The Last of the 357th Infantry: Harold Frank's WWII Story of Faith and Courage
by Mark Hager
For those who loved Stephen E. Ambrose's Band of Brothers and E.B. Sledge's With the Old Breed. Drawing on toughness and skills forged in hardscrabble Depression-era North Carolina, Bronze Star recipient and expert B.A.R. rifleman Harold Frank invades Normandy, fights Germans, and endures a grueling stint in a German POW camp where he witnesses the fire-bombing of Dresden.
From D-Day to Dresden with a Crack Shot B.A.R. Rifleman
D-Day 1944: twenty-year-old PFC Harold Frank had moved as one with his battalion onto the shores of Utah Beach, pushing into France to cut off and blockade the pivotal Nazi-occupied deep-water port of Cherbourg. As a recognized crack shot with WW II's iconic American automatic rifle, Frank fought bravely across the bloody hedgerows of the Cotentin Peninsula. During the most intense fighting, Frank was ambushed and wounded in a deadly, nine-hour firefight with Germans. Taken prisoner and with a bullet lodged under one arm, Frank found himself dumped first in a brutal Nazi POW concentration camp, then shipped to a grueling work camp on the outskirts of Dresden, Germany, where the young PFC was exposed to the vengeance of a crumbling Nazi regime, the menace of a rapidly advancing Russian military—and the danger of thousands of Allied bombers screaming overhead during the firebombing of Dresden.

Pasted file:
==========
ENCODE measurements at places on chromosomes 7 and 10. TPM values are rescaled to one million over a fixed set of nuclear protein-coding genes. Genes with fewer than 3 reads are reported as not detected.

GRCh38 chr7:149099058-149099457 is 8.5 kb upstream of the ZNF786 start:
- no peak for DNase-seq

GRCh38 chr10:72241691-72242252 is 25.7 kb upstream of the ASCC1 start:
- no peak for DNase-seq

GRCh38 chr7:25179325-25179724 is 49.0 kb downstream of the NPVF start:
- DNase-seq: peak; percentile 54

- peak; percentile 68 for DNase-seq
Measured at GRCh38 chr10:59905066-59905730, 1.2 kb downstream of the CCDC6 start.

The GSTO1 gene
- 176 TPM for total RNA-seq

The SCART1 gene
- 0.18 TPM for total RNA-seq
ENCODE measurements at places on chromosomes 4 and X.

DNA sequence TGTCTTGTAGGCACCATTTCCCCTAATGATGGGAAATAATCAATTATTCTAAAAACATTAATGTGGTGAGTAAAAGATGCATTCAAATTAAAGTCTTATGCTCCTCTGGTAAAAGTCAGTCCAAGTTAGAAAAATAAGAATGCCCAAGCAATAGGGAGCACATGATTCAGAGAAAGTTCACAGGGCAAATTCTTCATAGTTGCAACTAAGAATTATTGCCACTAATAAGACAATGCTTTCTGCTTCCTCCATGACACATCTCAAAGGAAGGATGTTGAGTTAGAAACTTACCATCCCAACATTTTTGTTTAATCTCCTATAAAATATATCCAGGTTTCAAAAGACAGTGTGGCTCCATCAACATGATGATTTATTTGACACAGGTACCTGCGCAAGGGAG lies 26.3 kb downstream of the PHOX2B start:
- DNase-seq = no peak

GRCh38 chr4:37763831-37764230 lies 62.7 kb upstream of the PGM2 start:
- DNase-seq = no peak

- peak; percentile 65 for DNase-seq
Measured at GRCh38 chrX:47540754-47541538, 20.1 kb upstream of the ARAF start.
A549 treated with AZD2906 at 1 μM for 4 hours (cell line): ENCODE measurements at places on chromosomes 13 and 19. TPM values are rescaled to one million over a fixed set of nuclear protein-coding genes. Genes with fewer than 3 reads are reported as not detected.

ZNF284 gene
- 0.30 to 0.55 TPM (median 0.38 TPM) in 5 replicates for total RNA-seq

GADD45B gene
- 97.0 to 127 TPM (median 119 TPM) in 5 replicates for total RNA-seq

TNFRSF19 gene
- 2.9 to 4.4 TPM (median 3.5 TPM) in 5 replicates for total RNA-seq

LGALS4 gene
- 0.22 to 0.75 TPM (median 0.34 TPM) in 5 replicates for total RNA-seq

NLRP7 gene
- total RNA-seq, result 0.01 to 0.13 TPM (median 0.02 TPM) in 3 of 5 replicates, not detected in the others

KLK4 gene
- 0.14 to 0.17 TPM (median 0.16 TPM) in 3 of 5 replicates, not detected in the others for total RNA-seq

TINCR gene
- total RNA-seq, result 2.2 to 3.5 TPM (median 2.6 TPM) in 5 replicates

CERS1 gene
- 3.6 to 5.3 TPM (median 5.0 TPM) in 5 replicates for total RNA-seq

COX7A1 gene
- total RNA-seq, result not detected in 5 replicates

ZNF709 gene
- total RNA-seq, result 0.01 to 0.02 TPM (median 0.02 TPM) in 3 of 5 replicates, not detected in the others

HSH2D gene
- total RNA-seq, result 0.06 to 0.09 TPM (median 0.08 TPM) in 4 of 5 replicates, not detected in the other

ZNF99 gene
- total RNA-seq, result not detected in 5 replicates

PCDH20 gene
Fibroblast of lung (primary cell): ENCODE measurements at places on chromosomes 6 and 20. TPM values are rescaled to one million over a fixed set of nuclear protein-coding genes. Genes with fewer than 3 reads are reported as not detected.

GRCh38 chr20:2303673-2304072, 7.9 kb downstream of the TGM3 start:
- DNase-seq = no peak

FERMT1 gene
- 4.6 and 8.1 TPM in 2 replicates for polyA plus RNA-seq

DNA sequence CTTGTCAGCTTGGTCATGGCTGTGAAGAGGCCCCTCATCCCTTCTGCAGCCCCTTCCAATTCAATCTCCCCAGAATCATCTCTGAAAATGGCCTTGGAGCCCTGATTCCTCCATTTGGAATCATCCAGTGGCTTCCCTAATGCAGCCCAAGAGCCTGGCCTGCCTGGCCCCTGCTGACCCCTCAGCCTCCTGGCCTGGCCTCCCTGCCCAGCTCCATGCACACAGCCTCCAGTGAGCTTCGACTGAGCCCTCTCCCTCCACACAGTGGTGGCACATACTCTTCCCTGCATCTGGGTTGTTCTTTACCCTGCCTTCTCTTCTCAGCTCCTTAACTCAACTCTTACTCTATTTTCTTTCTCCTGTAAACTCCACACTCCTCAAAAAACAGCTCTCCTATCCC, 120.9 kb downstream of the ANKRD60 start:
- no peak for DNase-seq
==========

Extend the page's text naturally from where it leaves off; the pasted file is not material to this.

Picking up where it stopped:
Historian Mark Hager builds on hundreds of hours of interviews with Harold Frank, sharing the intimate and heart-pounding account of Frank’s journey as a child of the Great Depression to the bloody shores of the D-Day invasion, into the bowels of Nazi Germany, and back to the U.S. whereas a young man Harold would spend years resolutely dealing with the lingering effects of starvation rations while determinedly building a new life—a life always mindful of the legacy of his POW experience and his faithful service in America’s hard-fought war against Nazi aggression.